For the bulk of its online life, the world has relied on wired network traffic. But according to a new forecast by Cisco, that is changing. In fact, the report predicts that in the next four years, Wi-Fi will edge out wired connections for the very first time.
According to Cisco's new Visual Networking Index (VNI) Global IP Traffic Forecast, wired traffic will account for 37 Exabytes (i.e., 37 billion GB) of data monthly in 2015. Sounds like a whopping amount of data, and it is, but it comes up just short of Wi-Fi's 37.2 Exabyte prediction. This means more of us will be using Wi-Fi than ever before.
Wi-Fi accounted for 36 percent of all IP traffic in 2010, but in four years, the number will rise to 46.2 percent. By contrast, wired traffic is decreasing, from 63 percent last year to 46.1 percent. This isn't entirely shocking, considering how many more people have computers, not to mention smartphones and tablets. And for their part, the carriers also encourage Wi-Fi use to ease their slammed networks.
Speaking of cellular, it too will have a slice of the pie, with 6.3 Exabytes monthly in data consumption by the end of this timeframe. While that puts it at third place, mobile is actually the fastest growing of the three. (Last year, mobile traffic consumed only 237 Petabytes monthly. That's just 1 percent of the global IP traffic.)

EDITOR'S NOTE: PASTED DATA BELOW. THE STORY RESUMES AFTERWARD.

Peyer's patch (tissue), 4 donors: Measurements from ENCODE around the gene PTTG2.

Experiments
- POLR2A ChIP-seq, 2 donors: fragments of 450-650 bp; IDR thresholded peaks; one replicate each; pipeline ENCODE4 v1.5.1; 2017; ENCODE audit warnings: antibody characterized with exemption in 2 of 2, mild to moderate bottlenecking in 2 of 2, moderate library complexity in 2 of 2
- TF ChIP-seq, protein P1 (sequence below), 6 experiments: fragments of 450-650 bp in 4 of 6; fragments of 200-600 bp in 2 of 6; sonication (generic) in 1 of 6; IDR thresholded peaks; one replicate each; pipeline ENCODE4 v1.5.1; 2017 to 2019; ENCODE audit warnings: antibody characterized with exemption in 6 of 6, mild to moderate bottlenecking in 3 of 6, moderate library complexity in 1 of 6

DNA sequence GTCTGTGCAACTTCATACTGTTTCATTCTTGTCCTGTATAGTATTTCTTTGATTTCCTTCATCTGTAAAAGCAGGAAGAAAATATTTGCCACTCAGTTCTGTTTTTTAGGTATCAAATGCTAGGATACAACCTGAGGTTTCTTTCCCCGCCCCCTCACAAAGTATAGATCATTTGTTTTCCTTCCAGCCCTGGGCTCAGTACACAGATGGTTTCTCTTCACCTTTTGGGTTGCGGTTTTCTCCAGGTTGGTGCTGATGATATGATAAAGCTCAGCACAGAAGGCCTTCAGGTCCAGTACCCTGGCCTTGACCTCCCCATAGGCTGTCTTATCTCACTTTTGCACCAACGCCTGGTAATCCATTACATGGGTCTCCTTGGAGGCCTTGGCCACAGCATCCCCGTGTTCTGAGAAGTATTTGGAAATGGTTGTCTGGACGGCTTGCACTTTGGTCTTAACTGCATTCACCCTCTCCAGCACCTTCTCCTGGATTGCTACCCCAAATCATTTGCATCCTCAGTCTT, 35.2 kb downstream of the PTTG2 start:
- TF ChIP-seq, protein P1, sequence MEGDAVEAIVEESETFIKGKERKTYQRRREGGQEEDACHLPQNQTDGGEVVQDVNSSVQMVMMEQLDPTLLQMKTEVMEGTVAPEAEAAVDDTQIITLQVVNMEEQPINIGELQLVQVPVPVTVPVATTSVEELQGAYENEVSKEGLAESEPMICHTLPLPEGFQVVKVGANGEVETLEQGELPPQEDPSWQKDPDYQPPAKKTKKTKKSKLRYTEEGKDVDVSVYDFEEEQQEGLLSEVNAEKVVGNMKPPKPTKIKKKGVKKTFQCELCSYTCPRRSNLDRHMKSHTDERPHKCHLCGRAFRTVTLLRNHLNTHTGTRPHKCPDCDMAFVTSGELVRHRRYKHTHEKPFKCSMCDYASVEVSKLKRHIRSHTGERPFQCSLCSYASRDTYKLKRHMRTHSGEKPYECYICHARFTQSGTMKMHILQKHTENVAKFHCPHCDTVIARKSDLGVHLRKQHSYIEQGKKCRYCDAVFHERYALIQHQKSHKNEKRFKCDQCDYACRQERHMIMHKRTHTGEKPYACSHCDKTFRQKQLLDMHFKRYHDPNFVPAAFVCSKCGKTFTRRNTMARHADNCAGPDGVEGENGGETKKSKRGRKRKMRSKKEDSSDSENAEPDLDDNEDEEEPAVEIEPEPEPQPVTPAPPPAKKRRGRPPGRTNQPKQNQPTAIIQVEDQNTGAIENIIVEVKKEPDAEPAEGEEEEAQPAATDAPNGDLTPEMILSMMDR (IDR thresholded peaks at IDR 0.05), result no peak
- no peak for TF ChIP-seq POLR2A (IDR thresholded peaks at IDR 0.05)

According to Cisco, one of the biggest factors to drive traffic will be video. Responsible for 40 percent of consumer web traffic last year, vids will account for 62 percent in 2015. By then, households all over the world will be using an increased amount of bandwidth in general: The total average data consumption will more than triple — from 17.1 GB monthly in 2010 to 61.8 GB — due in part to passive networking, with software programs performing background updates and other tasks.
Predictions like this are always interesting, since they offer indications of where things are headed. Based on this outlook, more users will be ditching their wires in increasing numbers, as Wi-Fi and mobile connectivity further entrench themselves into our lives. It's exciting, though not entirely surprising, that more people will be online than ever before. But we can't look at stats like these in a vacuum. It's important to understand how all this will play out in context: By the looks of this, our collective bandwidth demands are going up. And yet the trend toward data caps seems to be just getting started.
Yep, the future is looking … pretty expensive.